What does Massachusetts have against the First Amendment?
A lawsuit filed in Superior Court by two family-owned companies — 1A Auto Inc., an auto-parts vendor in Pepperell, and 126 Self Storage Inc., a storage-unit rental firm in Ashland — challenges state campaign-finance rules so crazily lopsided they should be equipped with grab bars. Massachusetts law has long banned businesses from contributing to political candidates or parties, but under rules dating back to the 1980s, labor unions are free to spend up to $15,000 per year in direct political contributions with no disclosure required. Labor unions can also set up PACs — political action committees — to funnel money to candidates and parties they support. Businesses in Massachusetts aren’t allowed to do that either.
The sheer unfairness of such regulations speaks for itself. Whatever your view of unions or businesses — or of any interest group — there should be only one standard for determining whether they can engage in political expression. In 15 states, according to the National Conference of State Legislatures, businesses and unions alike are prohibited from making direct campaign contributions. Nearly twice as many states permit both to contribute on equal terms. If you didn’t know better, you might think it a no-brainer that a state like Massachusetts — a cradle of American liberty, the home of such free-speech champions as Oliver Wendell Holmes Jr. and Louis Brandeis — would be in the second group, holding the marketplace of ideas open to all comers.
Instead Massachusetts is one of a handful of states that blatantly discriminates, blocking campaign contributions from businesses while clearing the way for unions to get involved in electoral contests. The $15,000 no-disclosure loophole is especially egregious. “More than any other state,” argues Jim Manley, a senior litigator with the Arizona-based Goldwater Institute, a pro-bono legal group representing the plaintiffs, “Massachusetts’ campaign contribution restrictions are tilted in favor of unions and against businesses.”
This isn’t the first time the state has faced legal action over its disregard for First Amendment freedoms.
In McCullen v. Coakley, a case decided last June, the US Supreme Court unanimously struck down the Massachusetts “buffer zone” law, which prohibited even peaceful speech or silent protest within 35 feet of abortion clinics. The justices rejected the state’s claim that the sweeping ban made it easy to preserve public order. “A painted line on the sidewalk is easy to enforce,” the court observed dryly, “but the prime objective of the First Amendment is not efficiency.”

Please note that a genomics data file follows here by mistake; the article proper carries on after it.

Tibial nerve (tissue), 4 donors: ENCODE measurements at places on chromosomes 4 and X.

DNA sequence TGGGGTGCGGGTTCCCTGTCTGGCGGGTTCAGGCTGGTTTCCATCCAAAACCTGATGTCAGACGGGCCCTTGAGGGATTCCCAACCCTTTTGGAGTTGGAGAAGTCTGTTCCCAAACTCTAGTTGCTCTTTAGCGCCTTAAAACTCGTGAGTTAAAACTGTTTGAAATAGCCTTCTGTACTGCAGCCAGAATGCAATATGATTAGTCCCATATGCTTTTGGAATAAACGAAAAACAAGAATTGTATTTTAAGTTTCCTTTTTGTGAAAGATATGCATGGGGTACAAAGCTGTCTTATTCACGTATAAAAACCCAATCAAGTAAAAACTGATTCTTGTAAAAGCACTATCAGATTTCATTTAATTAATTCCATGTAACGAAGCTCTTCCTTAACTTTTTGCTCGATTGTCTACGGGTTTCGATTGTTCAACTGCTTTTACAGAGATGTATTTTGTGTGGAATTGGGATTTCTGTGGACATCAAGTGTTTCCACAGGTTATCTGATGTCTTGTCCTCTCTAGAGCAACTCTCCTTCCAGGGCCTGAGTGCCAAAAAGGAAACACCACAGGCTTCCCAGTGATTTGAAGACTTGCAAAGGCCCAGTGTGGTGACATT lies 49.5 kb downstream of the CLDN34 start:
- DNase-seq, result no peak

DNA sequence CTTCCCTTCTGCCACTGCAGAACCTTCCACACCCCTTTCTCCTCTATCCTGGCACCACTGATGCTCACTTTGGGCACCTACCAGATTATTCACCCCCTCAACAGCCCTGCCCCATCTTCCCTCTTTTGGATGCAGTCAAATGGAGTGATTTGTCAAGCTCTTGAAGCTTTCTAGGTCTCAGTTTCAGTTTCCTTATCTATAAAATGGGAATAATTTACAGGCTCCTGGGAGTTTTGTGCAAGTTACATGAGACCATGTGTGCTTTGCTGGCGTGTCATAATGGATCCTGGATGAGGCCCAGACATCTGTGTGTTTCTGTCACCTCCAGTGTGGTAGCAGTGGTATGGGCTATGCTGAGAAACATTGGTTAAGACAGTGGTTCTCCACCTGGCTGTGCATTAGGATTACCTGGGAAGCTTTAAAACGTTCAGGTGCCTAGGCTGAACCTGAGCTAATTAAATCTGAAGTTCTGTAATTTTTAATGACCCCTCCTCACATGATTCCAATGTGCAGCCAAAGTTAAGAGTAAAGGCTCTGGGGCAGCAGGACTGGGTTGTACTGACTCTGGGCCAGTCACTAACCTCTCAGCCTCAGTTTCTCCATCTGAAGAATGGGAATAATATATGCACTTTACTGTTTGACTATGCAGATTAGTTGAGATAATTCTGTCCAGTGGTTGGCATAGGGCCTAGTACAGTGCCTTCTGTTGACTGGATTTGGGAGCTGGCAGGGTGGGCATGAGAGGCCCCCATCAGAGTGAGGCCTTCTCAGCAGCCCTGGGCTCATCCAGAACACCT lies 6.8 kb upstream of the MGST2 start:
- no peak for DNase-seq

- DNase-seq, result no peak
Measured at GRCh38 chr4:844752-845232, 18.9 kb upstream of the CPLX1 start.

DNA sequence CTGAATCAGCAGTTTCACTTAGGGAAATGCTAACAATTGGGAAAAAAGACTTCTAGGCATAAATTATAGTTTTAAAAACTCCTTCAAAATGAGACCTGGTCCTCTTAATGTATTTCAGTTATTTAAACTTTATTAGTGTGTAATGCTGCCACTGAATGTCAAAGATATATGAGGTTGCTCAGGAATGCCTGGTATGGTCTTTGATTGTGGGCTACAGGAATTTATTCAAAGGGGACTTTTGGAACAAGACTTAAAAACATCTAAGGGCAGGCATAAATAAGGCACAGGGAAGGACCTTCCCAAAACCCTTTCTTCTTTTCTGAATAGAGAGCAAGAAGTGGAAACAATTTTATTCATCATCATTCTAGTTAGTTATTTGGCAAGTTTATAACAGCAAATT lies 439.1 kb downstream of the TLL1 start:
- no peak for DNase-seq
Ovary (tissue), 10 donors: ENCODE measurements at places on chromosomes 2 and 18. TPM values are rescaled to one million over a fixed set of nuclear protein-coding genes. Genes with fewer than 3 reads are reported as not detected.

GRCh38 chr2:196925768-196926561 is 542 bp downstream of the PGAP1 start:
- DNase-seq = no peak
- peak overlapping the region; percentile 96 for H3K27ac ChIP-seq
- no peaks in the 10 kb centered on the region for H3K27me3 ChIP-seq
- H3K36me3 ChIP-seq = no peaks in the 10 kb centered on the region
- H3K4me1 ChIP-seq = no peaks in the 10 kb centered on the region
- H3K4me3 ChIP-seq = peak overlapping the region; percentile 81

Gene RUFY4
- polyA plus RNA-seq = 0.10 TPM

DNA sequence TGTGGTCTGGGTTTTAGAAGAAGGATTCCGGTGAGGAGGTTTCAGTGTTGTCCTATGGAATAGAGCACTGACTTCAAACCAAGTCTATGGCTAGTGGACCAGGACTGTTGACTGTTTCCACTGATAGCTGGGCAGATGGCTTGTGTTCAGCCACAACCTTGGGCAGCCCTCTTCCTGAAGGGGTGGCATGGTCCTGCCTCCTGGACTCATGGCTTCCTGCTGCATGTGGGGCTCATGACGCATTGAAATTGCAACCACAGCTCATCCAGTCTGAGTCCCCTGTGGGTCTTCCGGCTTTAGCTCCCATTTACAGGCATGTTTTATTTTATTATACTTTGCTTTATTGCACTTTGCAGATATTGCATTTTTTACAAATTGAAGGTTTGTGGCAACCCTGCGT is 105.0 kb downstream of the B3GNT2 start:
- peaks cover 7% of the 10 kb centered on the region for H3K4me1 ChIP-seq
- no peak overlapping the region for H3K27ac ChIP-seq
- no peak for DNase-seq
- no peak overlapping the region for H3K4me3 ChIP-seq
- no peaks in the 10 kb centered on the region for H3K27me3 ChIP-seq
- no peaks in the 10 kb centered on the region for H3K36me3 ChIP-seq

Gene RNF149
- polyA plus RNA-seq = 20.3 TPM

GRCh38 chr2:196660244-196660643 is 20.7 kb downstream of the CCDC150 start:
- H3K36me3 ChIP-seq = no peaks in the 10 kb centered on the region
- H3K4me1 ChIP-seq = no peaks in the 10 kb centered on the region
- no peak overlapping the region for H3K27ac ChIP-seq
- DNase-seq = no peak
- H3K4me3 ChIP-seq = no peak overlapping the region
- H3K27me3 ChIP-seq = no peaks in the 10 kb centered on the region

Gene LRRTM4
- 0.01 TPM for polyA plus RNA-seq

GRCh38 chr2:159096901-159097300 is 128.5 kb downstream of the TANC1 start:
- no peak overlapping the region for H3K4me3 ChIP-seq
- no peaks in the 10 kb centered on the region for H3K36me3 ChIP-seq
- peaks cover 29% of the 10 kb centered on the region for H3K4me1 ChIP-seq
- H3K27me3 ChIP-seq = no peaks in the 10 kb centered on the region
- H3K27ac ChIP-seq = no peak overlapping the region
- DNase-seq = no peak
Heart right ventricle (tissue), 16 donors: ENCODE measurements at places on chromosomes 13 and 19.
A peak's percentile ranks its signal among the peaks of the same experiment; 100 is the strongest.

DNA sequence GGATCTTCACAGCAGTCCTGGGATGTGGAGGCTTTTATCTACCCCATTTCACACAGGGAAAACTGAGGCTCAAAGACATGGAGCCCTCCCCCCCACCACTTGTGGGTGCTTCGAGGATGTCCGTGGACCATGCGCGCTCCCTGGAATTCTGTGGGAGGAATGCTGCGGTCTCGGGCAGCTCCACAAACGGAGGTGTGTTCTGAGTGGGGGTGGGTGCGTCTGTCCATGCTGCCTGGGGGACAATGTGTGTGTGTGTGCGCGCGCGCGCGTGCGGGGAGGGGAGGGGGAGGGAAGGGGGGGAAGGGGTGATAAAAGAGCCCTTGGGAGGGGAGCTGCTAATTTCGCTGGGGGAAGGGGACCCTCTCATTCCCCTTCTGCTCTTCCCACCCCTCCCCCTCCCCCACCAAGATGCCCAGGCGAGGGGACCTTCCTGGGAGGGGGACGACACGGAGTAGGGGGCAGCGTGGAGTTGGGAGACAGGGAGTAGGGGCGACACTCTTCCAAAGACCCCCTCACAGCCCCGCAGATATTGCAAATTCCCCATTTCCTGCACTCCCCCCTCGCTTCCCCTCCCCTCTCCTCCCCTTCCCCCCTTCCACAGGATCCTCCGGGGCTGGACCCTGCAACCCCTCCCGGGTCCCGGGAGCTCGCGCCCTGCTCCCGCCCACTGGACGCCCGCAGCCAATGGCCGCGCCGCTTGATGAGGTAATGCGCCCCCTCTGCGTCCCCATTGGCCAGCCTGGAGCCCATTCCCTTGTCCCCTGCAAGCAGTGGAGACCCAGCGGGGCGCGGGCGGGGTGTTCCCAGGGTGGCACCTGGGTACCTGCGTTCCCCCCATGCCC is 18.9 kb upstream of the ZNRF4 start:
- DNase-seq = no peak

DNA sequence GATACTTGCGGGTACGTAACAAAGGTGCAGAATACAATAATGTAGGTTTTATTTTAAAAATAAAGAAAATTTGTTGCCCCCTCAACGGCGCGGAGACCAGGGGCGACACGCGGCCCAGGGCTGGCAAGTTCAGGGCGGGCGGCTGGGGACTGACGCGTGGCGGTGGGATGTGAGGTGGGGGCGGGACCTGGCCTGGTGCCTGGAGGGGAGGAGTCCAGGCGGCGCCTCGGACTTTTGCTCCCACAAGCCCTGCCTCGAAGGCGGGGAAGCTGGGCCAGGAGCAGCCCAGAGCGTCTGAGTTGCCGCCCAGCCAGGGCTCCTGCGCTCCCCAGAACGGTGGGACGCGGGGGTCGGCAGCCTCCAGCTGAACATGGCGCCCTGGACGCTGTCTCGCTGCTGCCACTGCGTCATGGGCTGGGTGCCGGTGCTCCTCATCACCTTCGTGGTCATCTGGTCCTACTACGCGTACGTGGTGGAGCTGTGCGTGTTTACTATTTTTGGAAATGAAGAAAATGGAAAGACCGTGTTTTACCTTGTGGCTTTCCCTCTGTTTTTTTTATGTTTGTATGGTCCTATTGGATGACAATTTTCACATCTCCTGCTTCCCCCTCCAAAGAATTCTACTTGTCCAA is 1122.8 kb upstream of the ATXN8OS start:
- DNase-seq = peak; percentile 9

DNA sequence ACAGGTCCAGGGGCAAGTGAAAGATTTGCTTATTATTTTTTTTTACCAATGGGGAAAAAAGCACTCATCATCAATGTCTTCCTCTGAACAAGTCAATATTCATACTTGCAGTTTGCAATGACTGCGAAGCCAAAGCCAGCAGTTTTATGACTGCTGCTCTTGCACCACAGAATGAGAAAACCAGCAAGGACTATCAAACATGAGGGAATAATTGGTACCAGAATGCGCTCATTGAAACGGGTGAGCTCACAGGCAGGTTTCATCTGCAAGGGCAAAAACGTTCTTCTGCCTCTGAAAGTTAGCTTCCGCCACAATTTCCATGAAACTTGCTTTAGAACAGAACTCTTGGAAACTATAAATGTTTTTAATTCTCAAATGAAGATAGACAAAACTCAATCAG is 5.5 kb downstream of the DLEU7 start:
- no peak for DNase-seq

Massachusetts was likewise rebuked by the high court in 1995, when the justices slapped down attempts to force organizers of the South Boston St. Patrick’s Day parade to include a gay and lesbian group among the marchers. Such behavior “grates on the First Amendment,” wrote Justice David Souter. Government “is not free to interfere with speech for no better reason than promoting an approved message or discouraging a disfavored one.”
An even earlier free-speech landmark, the 1978 case of Bank of Boston v. Bellotti, is especially relevant to the new lawsuit over contributions. Massachusetts had made it illegal for businesses to give money to ballot initiative campaigns. The Supreme Court ruled that under the Bill of Rights, no such ban could stand: There is “no support in the First or Fourteenth Amendment . . . for the proposition that speech that otherwise would be within the protection of the First Amendment loses that protection simply because its source is a corporation.”
The key teaching of the Bellotti case — that the First Amendment does not allow political speech restrictions based on a speaker’s corporate identity — is not one that the Supreme Court has backed away from. If anything, it is even more secure today than just a few years ago. Massachusetts cannot get away with treating political spending by organized labor as so sublime that unions can donate $15,000, no questions asked, to a single candidate, while individual donors are held to $1,000 — and businesses are deemed too impure to be allowed to donate one red cent. Nor can the state justify its green light for union-financed PACs, while it warns businesses against giving anything to a PAC, not even a business name.
“Massachusetts needs extraordinarily good reasons to discriminate against businesses’ political speech,” the plaintiffs’ lawyers contend, “and there is no reason good enough to justify Massachusetts’ total ban.”
Will Beacon Hill once again dig in its heels and defend an unconstitutional law? Or will it this time defer to the Constitution — and rectify its campaign-finance injustice voluntarily, before it’s forced to do so in court?